Kingston University Biodiversity Action Group

07-01-12 : Kingston Hill woodland management

It was a bright and breezy new years day when we undertook some more woodland management at our Kingston Hill campus...

Following on from our big woodland work day in November, this time round we took to a different part of the woodland campus to undertake some tasks that needed doing to ensure the ongoing health of the woodland.

One important task was to rescue a bunch of saplings from the grip of heavy bramble growth! The saplings, a mixture of Oak, Hawthorn, Hazel and Ash, were planted quite a long time ago (nobody remembers who planted them!) and had since been left to their own devices. They have grown slowly, as there is a lot of canopy shade, but most of them seem to be very healthy. We gently cut away their plastic tree guards, as the saplings had started to grow into them, and bashed all the bramble that was smothering them. This should ensure that they continue to grow unimpeded, and should provide a nice understory layer to the woodland - providing food for birds, small mammals and invertebrates! When they get big enough we can even think about coppicing them!

And talking of coppicing... we have some old hazel stands in the woodland, that are ripe for coppicing! Derryn and Kelly had a go at coppicing the old stands - I think the consensus was that it is actually quite hard work!

Whilst that was going on, elsewhere in the woodland Rhododendron was being bashed! We have a huge amount of Rhododendron ponticum in the woodland, which in the UK is a non-native and invasive species. It grows surprisingly fast, shades out all native vegetation and releases chemicals toxic to other plants into the soil, creating a sterile monoculture around it.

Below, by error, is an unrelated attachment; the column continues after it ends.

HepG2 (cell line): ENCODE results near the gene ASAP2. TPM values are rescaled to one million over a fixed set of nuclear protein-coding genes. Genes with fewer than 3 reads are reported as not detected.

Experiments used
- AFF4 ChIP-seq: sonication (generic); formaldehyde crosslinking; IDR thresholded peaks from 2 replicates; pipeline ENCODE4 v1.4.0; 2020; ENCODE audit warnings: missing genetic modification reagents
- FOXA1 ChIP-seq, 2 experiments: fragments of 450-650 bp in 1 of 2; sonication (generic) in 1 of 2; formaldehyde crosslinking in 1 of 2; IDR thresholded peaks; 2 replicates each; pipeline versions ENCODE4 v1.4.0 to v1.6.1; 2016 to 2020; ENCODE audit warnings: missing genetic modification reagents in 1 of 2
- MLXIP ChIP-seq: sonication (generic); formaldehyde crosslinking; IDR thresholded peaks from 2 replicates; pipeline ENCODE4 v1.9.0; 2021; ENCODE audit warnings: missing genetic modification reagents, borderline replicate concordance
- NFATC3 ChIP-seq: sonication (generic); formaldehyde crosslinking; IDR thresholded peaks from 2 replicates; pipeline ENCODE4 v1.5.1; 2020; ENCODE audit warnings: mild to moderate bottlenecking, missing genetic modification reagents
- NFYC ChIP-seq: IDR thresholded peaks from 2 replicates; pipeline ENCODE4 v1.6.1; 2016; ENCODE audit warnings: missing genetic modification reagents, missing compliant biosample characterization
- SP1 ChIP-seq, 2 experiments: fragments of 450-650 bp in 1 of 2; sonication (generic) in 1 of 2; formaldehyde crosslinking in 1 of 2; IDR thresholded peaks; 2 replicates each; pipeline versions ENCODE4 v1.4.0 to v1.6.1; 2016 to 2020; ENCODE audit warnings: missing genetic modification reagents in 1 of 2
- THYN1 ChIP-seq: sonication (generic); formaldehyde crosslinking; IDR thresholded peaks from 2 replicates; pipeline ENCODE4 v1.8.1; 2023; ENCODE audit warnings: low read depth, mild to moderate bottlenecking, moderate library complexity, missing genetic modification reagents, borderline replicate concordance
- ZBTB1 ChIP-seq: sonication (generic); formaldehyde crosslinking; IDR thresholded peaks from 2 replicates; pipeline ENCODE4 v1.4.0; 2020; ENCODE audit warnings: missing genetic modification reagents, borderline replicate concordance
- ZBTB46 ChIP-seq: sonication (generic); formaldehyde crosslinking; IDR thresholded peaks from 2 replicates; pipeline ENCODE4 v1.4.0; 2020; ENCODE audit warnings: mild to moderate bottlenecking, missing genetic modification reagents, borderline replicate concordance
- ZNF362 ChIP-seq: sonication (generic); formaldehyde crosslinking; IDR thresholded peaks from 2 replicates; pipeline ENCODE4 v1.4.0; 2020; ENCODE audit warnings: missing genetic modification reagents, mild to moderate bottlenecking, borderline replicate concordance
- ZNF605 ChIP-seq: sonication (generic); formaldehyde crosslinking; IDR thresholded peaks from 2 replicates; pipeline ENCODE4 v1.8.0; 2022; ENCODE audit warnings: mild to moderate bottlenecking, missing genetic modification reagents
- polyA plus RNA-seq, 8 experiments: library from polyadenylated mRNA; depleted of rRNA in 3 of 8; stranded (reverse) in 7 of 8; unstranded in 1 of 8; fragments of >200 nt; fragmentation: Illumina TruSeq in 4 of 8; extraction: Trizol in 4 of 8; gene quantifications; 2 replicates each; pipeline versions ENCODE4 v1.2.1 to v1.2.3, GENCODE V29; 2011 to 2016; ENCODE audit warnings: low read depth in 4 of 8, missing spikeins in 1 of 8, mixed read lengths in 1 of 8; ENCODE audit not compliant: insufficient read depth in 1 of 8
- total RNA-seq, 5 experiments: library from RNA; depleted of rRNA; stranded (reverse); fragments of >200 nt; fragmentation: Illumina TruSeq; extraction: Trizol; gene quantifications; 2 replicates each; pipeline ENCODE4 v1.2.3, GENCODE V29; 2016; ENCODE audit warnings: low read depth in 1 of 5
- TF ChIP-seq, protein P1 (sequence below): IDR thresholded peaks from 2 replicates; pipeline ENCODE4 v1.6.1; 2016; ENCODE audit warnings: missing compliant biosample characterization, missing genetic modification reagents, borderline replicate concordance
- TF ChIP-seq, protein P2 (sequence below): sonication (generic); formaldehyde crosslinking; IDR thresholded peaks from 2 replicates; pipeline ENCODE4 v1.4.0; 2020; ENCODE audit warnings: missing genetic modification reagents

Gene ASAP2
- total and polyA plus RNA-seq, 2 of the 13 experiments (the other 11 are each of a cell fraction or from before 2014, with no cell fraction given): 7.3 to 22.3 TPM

Luckily for us, its quite easy and VERY satisfying to chop down and so that is exactly what we're doing across the woodland. It will take some time to chop it all down, so we're taking it bit by bit!

On this occasion, we were glad to find that we were even able to pull the roots up by hand, which normally have to be injected with herbicide. We will be keeping an eye on this area to ensure that we bash any regrowth.

Thanks to all the volunteers, both from Kingston University and BTCV, who came along to help!

1 comment:

  1. Hello Friends.........

    Great information.Thanks for sharing this useful information with all of us.Keep sharing

    more in the future.

    Have a nice time ahead.